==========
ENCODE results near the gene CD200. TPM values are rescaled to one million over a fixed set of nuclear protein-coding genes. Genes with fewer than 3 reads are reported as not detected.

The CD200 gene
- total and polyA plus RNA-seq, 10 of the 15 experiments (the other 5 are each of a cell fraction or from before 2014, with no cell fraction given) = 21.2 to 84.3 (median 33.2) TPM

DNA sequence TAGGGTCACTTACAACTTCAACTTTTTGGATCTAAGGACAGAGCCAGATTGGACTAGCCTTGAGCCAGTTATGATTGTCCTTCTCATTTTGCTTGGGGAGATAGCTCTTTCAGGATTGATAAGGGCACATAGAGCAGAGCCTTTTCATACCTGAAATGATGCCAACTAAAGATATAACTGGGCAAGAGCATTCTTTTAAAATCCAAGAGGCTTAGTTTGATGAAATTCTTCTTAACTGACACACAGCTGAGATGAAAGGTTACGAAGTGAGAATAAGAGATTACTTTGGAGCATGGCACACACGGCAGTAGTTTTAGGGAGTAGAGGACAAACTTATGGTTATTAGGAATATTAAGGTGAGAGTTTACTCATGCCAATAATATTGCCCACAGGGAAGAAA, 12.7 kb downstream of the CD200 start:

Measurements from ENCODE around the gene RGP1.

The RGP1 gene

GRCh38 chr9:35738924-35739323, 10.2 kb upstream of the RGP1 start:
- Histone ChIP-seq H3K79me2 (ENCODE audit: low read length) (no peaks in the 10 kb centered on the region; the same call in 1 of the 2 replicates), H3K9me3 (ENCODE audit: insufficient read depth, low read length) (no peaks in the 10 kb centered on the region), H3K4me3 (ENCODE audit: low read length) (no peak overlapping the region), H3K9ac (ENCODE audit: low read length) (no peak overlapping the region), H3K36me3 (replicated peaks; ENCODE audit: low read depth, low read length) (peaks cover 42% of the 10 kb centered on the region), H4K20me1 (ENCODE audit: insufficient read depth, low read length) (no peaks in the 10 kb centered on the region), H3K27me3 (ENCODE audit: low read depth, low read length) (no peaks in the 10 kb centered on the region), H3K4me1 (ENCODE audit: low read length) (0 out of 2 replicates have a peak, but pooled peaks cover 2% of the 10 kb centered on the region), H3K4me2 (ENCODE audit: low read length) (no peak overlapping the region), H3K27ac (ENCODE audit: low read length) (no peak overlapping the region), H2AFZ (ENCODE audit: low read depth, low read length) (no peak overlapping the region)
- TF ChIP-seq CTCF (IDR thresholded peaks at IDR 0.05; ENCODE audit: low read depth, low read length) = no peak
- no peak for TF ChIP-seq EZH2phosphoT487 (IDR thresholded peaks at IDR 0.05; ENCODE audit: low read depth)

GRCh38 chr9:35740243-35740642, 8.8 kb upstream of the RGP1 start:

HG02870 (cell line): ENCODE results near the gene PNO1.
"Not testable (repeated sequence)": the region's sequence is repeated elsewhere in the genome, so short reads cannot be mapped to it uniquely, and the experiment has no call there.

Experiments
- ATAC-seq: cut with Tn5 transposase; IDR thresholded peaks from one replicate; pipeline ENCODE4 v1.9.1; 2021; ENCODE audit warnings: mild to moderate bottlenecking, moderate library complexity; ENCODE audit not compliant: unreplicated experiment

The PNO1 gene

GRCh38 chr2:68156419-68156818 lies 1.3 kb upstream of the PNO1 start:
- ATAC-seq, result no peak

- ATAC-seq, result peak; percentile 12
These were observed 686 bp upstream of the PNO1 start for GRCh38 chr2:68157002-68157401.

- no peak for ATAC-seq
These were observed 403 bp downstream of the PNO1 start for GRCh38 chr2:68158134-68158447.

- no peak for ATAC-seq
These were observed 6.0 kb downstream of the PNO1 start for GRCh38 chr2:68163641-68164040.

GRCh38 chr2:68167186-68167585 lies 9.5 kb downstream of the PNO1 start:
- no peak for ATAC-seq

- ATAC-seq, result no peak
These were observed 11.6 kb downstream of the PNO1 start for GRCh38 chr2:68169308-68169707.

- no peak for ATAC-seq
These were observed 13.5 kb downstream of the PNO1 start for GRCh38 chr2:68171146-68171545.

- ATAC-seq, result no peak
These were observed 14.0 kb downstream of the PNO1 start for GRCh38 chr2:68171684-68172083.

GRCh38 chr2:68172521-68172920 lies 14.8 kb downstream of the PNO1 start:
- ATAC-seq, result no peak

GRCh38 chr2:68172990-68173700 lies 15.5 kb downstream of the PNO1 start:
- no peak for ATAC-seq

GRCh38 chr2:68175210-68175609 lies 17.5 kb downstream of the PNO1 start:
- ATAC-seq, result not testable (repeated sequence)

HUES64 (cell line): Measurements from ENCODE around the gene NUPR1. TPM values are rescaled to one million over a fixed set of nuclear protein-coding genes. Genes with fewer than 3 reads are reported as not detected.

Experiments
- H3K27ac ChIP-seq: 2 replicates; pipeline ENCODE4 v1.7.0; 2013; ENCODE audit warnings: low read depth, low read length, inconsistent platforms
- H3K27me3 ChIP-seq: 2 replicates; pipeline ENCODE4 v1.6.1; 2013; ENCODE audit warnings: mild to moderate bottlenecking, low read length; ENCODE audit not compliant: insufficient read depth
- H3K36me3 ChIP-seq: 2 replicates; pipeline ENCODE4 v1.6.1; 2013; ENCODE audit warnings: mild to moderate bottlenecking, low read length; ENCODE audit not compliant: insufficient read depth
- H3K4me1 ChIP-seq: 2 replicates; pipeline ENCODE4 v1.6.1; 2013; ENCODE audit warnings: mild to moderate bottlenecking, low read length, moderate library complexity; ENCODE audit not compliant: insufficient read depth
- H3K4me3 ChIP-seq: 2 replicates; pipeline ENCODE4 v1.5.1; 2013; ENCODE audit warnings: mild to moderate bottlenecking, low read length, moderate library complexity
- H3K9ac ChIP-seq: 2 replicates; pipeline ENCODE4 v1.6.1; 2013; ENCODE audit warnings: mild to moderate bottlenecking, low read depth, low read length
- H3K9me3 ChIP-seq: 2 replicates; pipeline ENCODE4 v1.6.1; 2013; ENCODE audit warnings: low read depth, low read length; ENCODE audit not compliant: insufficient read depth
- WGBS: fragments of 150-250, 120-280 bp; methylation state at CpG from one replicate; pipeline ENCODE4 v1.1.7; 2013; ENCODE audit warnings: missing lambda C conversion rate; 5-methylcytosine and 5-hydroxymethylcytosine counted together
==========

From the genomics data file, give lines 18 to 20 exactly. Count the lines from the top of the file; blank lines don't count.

- ATAC-seq, result no peak

- ATAC-seq, result peak; percentile 12
These were observed 686 bp upstream of the PNO1 start for GRCh38 chr2:68157002-68157401.